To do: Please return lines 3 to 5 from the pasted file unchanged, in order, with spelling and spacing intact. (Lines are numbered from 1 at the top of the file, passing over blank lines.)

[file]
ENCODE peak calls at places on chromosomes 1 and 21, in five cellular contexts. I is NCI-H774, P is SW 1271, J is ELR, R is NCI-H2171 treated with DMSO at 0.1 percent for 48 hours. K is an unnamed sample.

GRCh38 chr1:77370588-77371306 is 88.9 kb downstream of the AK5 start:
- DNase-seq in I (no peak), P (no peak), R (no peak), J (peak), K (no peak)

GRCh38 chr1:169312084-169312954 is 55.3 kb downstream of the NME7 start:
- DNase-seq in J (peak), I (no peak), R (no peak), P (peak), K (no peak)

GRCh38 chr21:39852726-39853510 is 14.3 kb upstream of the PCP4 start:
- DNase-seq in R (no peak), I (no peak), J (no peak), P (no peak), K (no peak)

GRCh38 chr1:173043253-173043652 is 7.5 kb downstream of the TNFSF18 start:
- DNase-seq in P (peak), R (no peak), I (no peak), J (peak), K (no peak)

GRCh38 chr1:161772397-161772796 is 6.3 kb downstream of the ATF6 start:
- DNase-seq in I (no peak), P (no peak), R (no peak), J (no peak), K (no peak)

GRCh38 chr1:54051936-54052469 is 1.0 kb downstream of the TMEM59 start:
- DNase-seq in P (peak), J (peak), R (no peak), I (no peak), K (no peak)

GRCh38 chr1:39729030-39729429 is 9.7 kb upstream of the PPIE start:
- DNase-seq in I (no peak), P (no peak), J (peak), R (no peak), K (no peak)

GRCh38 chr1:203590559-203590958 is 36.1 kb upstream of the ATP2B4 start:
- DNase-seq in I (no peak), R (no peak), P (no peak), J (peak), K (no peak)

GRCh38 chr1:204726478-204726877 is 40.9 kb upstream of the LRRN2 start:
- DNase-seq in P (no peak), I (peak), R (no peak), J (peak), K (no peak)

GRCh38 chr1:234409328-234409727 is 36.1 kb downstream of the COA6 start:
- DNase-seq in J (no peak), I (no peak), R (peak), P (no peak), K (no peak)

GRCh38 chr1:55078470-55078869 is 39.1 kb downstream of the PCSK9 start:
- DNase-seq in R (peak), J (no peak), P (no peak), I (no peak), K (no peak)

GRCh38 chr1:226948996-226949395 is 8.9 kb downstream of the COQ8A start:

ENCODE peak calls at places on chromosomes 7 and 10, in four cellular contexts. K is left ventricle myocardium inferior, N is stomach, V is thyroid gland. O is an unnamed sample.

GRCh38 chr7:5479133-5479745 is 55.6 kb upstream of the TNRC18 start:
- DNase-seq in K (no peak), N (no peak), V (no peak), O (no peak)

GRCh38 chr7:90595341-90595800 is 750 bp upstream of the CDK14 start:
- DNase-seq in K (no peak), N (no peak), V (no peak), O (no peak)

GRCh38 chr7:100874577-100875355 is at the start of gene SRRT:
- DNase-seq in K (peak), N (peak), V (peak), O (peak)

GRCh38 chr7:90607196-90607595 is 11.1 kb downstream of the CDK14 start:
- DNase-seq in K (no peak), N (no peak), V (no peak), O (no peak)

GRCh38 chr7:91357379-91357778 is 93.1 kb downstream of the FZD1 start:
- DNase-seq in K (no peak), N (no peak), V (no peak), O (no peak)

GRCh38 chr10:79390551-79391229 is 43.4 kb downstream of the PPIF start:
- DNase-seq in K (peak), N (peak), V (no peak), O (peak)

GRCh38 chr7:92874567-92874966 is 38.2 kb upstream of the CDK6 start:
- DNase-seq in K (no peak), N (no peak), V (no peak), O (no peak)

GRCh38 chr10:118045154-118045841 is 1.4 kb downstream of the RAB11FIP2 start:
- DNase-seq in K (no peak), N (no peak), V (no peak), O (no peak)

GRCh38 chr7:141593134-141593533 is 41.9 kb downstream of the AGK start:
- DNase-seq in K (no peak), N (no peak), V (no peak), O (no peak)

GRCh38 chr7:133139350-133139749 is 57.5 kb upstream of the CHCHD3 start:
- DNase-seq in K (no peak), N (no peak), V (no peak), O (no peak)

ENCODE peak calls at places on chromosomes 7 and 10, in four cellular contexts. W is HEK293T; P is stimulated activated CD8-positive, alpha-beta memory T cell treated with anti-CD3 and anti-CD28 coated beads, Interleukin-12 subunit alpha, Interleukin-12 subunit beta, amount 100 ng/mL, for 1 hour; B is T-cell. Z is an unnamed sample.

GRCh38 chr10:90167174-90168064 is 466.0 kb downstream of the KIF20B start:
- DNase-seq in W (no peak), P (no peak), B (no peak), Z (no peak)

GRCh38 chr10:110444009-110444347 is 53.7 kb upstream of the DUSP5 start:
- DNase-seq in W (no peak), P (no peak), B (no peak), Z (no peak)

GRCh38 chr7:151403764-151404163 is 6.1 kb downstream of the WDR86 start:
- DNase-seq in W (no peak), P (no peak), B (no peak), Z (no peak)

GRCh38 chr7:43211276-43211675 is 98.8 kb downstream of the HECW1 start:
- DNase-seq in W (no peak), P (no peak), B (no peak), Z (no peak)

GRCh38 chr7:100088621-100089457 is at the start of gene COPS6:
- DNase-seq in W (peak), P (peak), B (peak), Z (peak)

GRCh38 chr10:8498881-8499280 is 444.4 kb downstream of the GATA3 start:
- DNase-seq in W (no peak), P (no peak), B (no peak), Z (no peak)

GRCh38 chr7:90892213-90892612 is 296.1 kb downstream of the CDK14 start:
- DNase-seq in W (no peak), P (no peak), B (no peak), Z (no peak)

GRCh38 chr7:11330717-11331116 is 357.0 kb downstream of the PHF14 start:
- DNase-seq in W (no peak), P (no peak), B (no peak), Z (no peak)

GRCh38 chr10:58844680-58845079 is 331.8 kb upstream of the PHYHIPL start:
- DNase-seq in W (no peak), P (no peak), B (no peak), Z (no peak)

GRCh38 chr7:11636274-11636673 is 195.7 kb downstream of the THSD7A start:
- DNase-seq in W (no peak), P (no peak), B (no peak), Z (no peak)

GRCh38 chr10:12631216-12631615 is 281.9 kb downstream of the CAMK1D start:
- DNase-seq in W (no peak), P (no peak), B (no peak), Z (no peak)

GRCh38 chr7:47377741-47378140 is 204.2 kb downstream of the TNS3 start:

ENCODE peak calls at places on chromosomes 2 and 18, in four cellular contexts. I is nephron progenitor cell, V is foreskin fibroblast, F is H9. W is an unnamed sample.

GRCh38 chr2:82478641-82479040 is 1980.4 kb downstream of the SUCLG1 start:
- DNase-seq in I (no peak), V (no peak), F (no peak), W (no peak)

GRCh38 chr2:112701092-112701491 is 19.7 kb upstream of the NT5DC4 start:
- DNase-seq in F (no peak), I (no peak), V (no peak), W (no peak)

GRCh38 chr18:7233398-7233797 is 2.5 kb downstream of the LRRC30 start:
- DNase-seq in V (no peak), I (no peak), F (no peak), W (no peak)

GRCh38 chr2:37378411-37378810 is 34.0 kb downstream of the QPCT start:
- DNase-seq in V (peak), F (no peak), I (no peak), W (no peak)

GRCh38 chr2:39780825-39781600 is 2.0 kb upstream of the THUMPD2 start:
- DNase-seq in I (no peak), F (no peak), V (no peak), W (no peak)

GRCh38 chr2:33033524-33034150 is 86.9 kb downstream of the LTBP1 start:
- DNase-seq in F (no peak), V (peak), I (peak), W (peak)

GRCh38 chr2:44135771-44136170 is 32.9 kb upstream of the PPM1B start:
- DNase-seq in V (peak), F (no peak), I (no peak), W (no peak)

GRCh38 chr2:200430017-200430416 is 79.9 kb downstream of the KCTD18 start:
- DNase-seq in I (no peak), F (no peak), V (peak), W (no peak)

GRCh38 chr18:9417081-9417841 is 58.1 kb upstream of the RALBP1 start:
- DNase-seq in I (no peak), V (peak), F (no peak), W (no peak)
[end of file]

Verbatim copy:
- DNase-seq in I (no peak), P (no peak), R (no peak), J (peak), K (no peak)

GRCh38 chr1:169312084-169312954 is 55.3 kb downstream of the NME7 start:
- DNase-seq in J (peak), I (no peak), R (no peak), P (peak), K (no peak)